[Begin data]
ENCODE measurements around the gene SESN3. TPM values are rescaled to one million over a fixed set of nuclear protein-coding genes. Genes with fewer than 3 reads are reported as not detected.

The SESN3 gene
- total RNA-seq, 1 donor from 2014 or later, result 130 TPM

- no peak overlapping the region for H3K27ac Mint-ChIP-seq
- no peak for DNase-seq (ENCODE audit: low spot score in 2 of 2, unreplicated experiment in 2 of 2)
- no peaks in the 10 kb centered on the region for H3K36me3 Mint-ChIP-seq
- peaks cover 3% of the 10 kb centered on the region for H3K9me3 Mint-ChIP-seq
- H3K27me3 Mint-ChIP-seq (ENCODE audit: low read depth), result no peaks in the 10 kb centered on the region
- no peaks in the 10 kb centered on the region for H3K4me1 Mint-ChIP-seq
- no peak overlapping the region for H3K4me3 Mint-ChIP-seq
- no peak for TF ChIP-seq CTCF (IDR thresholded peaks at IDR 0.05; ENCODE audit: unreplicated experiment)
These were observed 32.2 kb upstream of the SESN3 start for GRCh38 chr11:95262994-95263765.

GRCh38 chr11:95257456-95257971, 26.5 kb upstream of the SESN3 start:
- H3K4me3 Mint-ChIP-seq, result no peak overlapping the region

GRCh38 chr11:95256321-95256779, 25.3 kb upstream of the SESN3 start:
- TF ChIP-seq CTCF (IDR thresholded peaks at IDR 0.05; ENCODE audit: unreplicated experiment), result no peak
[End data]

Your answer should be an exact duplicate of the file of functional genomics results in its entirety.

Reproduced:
ENCODE measurements around the gene SESN3. TPM values are rescaled to one million over a fixed set of nuclear protein-coding genes. Genes with fewer than 3 reads are reported as not detected.

The SESN3 gene
- total RNA-seq, 1 donor from 2014 or later, result 130 TPM

- no peak overlapping the region for H3K27ac Mint-ChIP-seq
- no peak for DNase-seq (ENCODE audit: low spot score in 2 of 2, unreplicated experiment in 2 of 2)
- no peaks in the 10 kb centered on the region for H3K36me3 Mint-ChIP-seq
- peaks cover 3% of the 10 kb centered on the region for H3K9me3 Mint-ChIP-seq
- H3K27me3 Mint-ChIP-seq (ENCODE audit: low read depth), result no peaks in the 10 kb centered on the region
- no peaks in the 10 kb centered on the region for H3K4me1 Mint-ChIP-seq
- no peak overlapping the region for H3K4me3 Mint-ChIP-seq
- no peak for TF ChIP-seq CTCF (IDR thresholded peaks at IDR 0.05; ENCODE audit: unreplicated experiment)
These were observed 32.2 kb upstream of the SESN3 start for GRCh38 chr11:95262994-95263765.

GRCh38 chr11:95257456-95257971, 26.5 kb upstream of the SESN3 start:
- H3K4me3 Mint-ChIP-seq, result no peak overlapping the region

GRCh38 chr11:95256321-95256779, 25.3 kb upstream of the SESN3 start:
- TF ChIP-seq CTCF (IDR thresholded peaks at IDR 0.05; ENCODE audit: unreplicated experiment), result no peak